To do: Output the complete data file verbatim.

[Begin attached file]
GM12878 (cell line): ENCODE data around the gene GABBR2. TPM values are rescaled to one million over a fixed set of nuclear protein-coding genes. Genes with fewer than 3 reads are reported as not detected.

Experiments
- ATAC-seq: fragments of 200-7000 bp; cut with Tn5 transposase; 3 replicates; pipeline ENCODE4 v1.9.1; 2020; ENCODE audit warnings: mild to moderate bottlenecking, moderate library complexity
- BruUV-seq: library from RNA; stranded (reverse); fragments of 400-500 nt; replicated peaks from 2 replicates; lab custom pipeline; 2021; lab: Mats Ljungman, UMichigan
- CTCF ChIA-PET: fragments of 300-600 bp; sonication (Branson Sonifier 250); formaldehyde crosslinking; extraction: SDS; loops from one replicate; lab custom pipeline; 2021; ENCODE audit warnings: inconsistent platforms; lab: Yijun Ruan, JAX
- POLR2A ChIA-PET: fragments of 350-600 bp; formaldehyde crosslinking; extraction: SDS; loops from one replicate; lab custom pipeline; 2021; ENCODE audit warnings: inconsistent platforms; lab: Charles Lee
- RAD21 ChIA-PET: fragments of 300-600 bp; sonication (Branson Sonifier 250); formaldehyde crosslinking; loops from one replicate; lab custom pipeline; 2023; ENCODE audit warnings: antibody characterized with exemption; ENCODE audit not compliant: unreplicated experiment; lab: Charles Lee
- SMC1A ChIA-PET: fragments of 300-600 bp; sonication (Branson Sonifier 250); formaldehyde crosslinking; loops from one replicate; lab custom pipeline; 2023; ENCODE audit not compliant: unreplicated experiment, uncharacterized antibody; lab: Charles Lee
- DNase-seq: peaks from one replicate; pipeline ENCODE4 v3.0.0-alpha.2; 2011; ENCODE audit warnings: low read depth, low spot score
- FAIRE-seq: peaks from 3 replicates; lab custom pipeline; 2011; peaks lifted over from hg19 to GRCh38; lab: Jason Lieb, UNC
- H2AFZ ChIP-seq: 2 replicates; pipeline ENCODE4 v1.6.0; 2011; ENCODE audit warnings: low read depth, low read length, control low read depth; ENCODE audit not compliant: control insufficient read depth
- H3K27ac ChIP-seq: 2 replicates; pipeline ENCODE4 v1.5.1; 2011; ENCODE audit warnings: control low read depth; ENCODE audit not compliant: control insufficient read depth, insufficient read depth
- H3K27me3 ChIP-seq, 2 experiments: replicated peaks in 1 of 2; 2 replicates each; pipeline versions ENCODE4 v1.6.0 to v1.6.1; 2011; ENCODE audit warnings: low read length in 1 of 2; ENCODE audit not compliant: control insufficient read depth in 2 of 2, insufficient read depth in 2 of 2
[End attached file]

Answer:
GM12878 (cell line): ENCODE data around the gene GABBR2. TPM values are rescaled to one million over a fixed set of nuclear protein-coding genes. Genes with fewer than 3 reads are reported as not detected.

Experiments
- ATAC-seq: fragments of 200-7000 bp; cut with Tn5 transposase; 3 replicates; pipeline ENCODE4 v1.9.1; 2020; ENCODE audit warnings: mild to moderate bottlenecking, moderate library complexity
- BruUV-seq: library from RNA; stranded (reverse); fragments of 400-500 nt; replicated peaks from 2 replicates; lab custom pipeline; 2021; lab: Mats Ljungman, UMichigan
- CTCF ChIA-PET: fragments of 300-600 bp; sonication (Branson Sonifier 250); formaldehyde crosslinking; extraction: SDS; loops from one replicate; lab custom pipeline; 2021; ENCODE audit warnings: inconsistent platforms; lab: Yijun Ruan, JAX
- POLR2A ChIA-PET: fragments of 350-600 bp; formaldehyde crosslinking; extraction: SDS; loops from one replicate; lab custom pipeline; 2021; ENCODE audit warnings: inconsistent platforms; lab: Charles Lee
- RAD21 ChIA-PET: fragments of 300-600 bp; sonication (Branson Sonifier 250); formaldehyde crosslinking; loops from one replicate; lab custom pipeline; 2023; ENCODE audit warnings: antibody characterized with exemption; ENCODE audit not compliant: unreplicated experiment; lab: Charles Lee
- SMC1A ChIA-PET: fragments of 300-600 bp; sonication (Branson Sonifier 250); formaldehyde crosslinking; loops from one replicate; lab custom pipeline; 2023; ENCODE audit not compliant: unreplicated experiment, uncharacterized antibody; lab: Charles Lee
- DNase-seq: peaks from one replicate; pipeline ENCODE4 v3.0.0-alpha.2; 2011; ENCODE audit warnings: low read depth, low spot score
- FAIRE-seq: peaks from 3 replicates; lab custom pipeline; 2011; peaks lifted over from hg19 to GRCh38; lab: Jason Lieb, UNC
- H2AFZ ChIP-seq: 2 replicates; pipeline ENCODE4 v1.6.0; 2011; ENCODE audit warnings: low read depth, low read length, control low read depth; ENCODE audit not compliant: control insufficient read depth
- H3K27ac ChIP-seq: 2 replicates; pipeline ENCODE4 v1.5.1; 2011; ENCODE audit warnings: control low read depth; ENCODE audit not compliant: control insufficient read depth, insufficient read depth
- H3K27me3 ChIP-seq, 2 experiments: replicated peaks in 1 of 2; 2 replicates each; pipeline versions ENCODE4 v1.6.0 to v1.6.1; 2011; ENCODE audit warnings: low read length in 1 of 2; ENCODE audit not compliant: control insufficient read depth in 2 of 2, insufficient read depth in 2 of 2